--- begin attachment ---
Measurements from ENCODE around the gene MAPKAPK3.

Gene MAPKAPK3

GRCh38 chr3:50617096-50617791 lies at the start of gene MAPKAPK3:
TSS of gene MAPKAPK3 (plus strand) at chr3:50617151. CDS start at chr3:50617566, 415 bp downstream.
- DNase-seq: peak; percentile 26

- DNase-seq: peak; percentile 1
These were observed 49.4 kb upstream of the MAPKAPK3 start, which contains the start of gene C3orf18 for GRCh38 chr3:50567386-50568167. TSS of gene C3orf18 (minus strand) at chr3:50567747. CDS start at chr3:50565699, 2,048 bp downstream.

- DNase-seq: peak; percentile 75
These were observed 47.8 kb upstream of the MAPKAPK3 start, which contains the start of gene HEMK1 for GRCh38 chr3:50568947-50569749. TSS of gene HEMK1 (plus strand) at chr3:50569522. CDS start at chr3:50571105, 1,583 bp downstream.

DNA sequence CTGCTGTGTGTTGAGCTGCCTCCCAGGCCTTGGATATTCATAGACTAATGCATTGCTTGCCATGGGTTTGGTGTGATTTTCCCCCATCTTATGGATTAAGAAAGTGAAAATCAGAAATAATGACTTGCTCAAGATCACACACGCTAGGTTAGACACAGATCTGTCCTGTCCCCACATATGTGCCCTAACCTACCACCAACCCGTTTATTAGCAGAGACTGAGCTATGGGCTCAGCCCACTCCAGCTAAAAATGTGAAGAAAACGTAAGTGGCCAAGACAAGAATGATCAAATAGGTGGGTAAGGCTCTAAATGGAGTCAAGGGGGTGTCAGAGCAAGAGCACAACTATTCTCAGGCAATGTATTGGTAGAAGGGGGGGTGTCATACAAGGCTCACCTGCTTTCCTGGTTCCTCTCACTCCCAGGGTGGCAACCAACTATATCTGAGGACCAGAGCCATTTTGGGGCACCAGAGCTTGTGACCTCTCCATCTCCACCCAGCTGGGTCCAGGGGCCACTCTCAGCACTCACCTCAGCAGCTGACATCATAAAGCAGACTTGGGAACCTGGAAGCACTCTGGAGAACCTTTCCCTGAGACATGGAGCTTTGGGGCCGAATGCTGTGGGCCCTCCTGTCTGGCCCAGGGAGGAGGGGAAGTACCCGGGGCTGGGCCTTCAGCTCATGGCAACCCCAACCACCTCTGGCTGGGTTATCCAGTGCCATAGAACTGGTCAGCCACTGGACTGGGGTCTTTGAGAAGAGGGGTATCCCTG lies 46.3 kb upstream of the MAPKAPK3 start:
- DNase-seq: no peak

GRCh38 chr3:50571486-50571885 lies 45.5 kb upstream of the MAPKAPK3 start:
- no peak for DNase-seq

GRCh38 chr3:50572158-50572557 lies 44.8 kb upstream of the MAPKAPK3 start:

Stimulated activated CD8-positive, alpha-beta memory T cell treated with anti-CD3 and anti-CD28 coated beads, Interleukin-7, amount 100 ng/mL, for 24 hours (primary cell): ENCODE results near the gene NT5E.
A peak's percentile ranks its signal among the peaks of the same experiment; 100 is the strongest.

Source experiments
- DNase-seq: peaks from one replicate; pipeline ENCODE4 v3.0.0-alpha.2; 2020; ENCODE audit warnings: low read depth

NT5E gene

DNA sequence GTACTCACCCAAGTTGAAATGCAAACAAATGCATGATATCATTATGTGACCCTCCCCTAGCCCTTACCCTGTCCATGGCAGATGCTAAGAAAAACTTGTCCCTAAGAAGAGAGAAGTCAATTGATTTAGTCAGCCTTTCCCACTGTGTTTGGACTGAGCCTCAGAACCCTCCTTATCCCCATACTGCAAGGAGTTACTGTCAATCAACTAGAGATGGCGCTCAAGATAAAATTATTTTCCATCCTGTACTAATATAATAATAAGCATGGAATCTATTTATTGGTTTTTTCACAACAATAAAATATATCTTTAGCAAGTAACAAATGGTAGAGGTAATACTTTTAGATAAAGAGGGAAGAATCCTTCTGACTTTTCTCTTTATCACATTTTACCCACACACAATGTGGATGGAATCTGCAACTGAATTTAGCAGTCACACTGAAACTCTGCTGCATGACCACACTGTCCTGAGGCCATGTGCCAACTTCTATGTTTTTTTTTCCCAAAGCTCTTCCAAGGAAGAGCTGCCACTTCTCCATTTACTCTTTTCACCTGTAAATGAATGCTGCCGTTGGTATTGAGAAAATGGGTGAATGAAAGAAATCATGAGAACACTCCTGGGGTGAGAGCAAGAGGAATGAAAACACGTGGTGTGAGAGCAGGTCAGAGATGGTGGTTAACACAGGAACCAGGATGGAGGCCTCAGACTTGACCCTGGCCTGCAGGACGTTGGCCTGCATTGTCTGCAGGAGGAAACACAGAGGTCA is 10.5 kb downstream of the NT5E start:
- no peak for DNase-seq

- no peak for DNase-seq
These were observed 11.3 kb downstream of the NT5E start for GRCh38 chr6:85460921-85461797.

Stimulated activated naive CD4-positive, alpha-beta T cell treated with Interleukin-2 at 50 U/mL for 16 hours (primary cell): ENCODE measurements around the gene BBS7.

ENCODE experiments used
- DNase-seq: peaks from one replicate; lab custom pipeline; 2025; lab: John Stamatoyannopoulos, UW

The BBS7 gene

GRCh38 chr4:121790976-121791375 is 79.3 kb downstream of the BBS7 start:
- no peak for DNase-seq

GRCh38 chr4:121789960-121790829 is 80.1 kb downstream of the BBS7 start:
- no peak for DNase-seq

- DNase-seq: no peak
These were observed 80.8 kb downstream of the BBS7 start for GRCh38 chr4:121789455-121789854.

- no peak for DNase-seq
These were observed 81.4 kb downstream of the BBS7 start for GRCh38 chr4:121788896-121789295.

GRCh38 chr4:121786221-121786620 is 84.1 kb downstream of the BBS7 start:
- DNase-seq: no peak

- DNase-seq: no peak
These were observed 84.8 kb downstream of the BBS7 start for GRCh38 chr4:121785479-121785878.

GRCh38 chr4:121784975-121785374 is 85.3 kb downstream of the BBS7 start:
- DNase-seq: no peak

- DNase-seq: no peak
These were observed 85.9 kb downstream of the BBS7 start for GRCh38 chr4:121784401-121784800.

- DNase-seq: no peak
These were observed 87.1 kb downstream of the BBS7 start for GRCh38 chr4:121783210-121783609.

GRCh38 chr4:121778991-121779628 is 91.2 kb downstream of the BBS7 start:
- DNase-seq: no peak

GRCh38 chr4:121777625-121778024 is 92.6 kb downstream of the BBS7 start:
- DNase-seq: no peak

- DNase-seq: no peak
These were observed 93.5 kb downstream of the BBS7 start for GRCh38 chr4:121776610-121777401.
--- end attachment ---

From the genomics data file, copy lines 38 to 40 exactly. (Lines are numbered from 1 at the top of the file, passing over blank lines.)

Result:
- DNase-seq: no peak
These were observed 84.8 kb downstream of the BBS7 start for GRCh38 chr4:121785479-121785878.

GRCh38 chr4:121784975-121785374 is 85.3 kb downstream of the BBS7 start: